Speed Dating: 2018 Hyundai Ioniq Hybrid

 

2018 Hyundai Ioniq Hybrid

A few weeks ago, I had the pleasure of driving a 2018 Hyundai Ioniq hybrid around Chicago. I say “pleasure” unironically, too, because this little Hyundai does everything you’d expect from a Toyota Prius. Here’s why that’s important: being a Prius is the very point of the Ioniq’s existence.

Think that’s harsh? Ask yourself why the Ioniq was priced as aggressively as it is. Ask yourself why Hyundai used an Ioniq to start chasing speed records just as Toyota started to release commercials touting the then-new 4th-gen Prius’ alleged sportiness. Ask yourself why the Ioniq even looks like a Prius.

Why do you think all of that happened?

It happened because Hyundai- for all its recent goodness- still plays second fiddle to Toyota and Honda in the hearts and minds of the Baby Boomers and Gen-Xers who, you know, actually buy brand-new cars. To old guys like me and Steve, Toyota makes a reliable car. That’s the belief, anyway. You can’t go wrong with a new Honda, either- and you can see that decades-old belief manifest in things like the Car List I published several weeks back (more on that in a minute). Hyundai, though? Despite its best-in-the-business warranty, we still remember the old first-gen Elantras and Excels too well to put Hyundai up on that pedestal. And that’s why Hyundai went and built a Prius.

Keep in mind, I didn’t say the Hyundai Ioniq was “a better Prius”, because we don’t know if that’s true. Toyota has been building Prii for almost twenty years now, and they have proven themselves capable of running up six-figure odometers with enough regularity hat no one seems impressed by the many 100,000 mile examples. Competence is expected from Toyota. Still, the Ioniq is- as much as I could tell in ten days of driving it- more than good enough to go 100,000 miles.





Inside, the 2018 Hyundai Ioniq feels like a Hyundai. Which, in 2017, means it has soft plastics, a sharp, intuitive infotainment system, and high-quality fabrics. It starts when you turn the key. It’s fun to drive.

In other words, the 2018 Hyundai Inoiq works just like any other car- especially if that car is a Toyota Prius. And, frankly, it does so without screaming “I’m a hybrid!” the way the Prius still does. Check out the photo gallery, below, for yourself and see if you agree.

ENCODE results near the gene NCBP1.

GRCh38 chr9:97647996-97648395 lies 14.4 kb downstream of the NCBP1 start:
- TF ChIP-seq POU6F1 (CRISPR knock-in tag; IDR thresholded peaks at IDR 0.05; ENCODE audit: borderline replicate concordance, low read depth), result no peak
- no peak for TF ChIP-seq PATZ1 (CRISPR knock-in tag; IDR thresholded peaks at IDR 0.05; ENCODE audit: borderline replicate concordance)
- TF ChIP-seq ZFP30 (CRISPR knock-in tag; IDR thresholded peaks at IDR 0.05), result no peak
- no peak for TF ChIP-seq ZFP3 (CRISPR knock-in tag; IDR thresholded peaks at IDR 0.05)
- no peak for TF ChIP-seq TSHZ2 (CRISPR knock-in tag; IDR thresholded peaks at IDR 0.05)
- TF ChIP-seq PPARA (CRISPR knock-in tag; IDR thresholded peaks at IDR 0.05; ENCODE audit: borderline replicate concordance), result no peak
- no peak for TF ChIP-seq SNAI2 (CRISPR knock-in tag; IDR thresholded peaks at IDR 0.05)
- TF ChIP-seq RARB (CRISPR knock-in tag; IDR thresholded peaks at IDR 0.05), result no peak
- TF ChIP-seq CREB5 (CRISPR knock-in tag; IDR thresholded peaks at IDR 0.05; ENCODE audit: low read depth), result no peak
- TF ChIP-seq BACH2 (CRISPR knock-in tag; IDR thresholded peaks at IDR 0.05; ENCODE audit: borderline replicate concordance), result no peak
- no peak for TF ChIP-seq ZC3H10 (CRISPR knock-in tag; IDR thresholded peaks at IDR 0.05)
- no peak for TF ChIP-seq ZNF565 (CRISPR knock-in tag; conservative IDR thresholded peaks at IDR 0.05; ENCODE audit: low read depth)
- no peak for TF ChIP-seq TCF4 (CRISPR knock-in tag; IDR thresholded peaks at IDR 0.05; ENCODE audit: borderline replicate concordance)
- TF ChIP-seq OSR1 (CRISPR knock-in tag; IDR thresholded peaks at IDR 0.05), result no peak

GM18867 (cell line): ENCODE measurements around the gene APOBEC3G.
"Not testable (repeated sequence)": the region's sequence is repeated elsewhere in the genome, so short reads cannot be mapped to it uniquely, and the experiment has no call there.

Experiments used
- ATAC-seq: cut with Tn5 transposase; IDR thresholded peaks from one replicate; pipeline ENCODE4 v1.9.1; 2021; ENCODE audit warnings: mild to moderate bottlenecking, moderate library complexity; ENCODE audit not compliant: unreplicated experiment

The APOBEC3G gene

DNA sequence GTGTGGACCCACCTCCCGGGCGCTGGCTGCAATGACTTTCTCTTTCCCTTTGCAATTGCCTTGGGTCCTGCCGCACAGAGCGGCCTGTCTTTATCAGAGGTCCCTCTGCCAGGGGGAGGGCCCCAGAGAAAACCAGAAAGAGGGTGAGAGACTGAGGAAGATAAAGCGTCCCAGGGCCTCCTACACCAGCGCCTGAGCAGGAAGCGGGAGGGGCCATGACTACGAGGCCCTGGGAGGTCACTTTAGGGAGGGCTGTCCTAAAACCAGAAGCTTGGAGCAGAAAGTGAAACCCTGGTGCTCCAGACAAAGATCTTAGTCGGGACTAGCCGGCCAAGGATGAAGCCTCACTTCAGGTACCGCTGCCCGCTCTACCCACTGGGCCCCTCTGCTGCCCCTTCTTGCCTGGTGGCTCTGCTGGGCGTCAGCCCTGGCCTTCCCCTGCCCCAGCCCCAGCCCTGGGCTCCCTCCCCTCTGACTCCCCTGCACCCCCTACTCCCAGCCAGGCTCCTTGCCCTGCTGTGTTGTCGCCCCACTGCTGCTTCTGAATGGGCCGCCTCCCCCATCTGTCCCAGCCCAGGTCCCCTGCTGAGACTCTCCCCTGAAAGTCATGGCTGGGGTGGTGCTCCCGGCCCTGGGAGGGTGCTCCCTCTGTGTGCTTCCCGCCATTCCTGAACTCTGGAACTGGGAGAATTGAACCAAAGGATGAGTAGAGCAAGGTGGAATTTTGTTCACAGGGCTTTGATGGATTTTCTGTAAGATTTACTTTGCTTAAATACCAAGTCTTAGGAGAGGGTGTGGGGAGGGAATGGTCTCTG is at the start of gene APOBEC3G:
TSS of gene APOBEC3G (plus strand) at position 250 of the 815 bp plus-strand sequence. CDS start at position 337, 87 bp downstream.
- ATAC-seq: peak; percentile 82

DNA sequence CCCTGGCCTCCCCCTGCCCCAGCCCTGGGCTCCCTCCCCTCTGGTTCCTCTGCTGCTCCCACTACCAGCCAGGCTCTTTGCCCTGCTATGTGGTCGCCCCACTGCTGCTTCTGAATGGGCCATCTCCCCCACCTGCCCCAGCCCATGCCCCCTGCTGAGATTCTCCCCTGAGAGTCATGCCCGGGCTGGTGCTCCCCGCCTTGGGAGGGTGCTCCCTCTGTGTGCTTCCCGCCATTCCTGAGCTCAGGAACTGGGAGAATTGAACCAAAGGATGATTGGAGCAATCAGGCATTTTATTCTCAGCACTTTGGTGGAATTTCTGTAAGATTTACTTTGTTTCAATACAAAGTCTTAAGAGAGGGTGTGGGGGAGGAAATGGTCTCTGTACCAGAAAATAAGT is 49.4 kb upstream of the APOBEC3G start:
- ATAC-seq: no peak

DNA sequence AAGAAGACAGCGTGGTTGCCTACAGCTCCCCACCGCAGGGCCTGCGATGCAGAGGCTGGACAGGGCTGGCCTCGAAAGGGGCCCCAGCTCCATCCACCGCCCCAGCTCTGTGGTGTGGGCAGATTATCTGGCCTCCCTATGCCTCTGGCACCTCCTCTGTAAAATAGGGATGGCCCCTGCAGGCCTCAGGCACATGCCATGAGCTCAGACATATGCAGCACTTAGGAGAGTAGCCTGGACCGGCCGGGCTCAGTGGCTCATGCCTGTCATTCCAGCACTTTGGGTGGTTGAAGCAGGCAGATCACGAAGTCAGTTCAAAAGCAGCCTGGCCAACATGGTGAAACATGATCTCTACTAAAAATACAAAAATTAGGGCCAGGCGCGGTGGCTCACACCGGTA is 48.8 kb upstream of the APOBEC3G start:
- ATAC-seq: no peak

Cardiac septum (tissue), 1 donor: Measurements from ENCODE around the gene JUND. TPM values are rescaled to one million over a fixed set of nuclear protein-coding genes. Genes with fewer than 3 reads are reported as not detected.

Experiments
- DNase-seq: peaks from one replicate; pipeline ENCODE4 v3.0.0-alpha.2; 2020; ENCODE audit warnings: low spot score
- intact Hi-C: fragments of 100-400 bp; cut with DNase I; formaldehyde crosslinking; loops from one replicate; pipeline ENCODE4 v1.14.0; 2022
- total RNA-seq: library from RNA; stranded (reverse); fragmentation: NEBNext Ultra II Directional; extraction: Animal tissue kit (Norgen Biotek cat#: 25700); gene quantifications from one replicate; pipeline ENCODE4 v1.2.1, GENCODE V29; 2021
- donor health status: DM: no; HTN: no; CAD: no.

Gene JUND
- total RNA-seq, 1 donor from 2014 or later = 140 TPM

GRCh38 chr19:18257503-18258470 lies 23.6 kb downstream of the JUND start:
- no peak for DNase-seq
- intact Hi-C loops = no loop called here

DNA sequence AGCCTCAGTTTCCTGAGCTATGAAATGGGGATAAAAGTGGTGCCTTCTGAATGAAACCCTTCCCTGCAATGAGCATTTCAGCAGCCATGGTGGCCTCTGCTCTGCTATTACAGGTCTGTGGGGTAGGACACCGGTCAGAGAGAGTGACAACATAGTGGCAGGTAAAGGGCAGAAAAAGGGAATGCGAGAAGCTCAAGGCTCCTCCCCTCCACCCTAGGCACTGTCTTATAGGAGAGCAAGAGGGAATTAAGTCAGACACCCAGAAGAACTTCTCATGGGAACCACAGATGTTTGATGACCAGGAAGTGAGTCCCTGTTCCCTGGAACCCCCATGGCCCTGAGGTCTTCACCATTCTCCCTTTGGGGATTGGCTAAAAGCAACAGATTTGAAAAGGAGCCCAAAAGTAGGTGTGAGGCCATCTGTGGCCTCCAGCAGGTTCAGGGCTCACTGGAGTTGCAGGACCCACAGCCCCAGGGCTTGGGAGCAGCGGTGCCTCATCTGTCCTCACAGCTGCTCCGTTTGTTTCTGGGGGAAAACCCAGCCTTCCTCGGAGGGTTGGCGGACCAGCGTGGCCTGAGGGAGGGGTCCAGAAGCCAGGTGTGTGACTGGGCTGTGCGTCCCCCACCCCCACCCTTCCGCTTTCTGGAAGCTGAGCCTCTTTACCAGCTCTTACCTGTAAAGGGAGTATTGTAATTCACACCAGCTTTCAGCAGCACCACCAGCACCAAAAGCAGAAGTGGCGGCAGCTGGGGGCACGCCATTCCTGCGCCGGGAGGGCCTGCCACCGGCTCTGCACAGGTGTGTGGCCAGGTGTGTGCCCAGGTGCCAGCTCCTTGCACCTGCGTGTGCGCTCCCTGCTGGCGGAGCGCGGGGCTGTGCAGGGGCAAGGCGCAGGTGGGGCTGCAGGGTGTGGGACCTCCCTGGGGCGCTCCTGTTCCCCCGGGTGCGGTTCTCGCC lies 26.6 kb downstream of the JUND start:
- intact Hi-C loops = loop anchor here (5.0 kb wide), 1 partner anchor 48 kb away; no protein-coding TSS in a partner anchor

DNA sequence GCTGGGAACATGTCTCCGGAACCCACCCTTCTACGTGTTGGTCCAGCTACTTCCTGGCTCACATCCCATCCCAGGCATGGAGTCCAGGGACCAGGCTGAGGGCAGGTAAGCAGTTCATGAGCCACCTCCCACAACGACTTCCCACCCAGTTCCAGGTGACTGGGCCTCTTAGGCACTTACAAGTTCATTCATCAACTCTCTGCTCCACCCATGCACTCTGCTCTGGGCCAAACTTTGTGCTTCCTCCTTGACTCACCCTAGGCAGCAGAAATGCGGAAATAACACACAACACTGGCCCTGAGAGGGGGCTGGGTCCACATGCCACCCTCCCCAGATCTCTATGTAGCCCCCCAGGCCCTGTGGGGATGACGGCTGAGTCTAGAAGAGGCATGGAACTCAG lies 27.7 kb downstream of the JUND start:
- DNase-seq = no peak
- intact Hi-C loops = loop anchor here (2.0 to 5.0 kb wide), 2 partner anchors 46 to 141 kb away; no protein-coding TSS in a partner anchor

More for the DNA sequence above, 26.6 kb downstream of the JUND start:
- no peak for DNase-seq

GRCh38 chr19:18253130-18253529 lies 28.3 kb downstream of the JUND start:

2018 Hyundai Ioniq Hybrid | Photo Gallery

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If you’re like me, you probably think the Ioniq looks a lot like the Prius- only less nuts. The front is more subtle, less “look at me” than the latest Prius. It’s more conventional at the rear, too, despite mimicking the Honda CRX’ Toyota Prius’ split tailgate glass.

More importantly, maybe, I got better mileage in the Ioniq than I did in the Prius. Is that enough to make the Ioniq the Car List’s choice over the Prius, though?

No. No, it’s not- and we’ll be talking about why as we revisit the Car List in the coming days. Until then, you can let me know what you think of Hyundai’s Prius in the comments at the bottom of the page.

 

Original content from Gas 2.





About the Author

I’ve been in the auto industry 1997, and write for a number of blogs in the IM network. You can also find me on Twitter, at my Volvo fansite, or chasing my kids around Oak Park, IL.

  • Steve Hanley

    I drove the cousin to this car, the Kia Niro hybrid, last year at a ride and drive event in San Antonio. Having owned a Prius, I found the Kia to be superior in every way, especially because it did not have the dreadful CVT transmission found in the Prius and many other cars today.

    I loathe CVT transmissions. The Kia has a proper 6 speed tranny. It may not be a performance machine, but it is a LOT more fun to drive than the Prius.

    • The worst is the CVTs with “gears” that you can manually “shift”. The. Worst.

  • tb

    My wife had a 2010 Prius (Gen 3) and it sucked. It started burning oil after about 100k on it. It would use about a quart of oil in less than 1000 miles. Since Toyota says that oil usage of 1qt per 600 miles is “acceptable” they would not do anything about it. It was annoying and expensive to maintain a car that burns so much oil. Look it up on the web, you will see that there are many other Prius owners having the same issue with oil consumption. With that said, I would never buy another Toyota, Hyundai yes!

    • Oollyoumn

      I also have a 2010 Prius with over 100k mi. It uses zero detectable oil in the 10k mi change interval, in fact the oil still looks as clean a new after 10k mi. Other than oil and filter changes the car has had almost no maintenance costs. It still has the original 12v battery and has never even needed a wheel alignment. I know others owners of the gen3 Prius and none have mentioned the problem you had. Even though my Prius has been an excellent car, I would also pick the Hyundai of the two now. It’s simply a better value. But times have changed, and I would not take a car without a plug now. The Prime has been in short supply and the dealers has quoted some ridiculous lease prices. The Ioniq Plug-in may not make it my area for some time.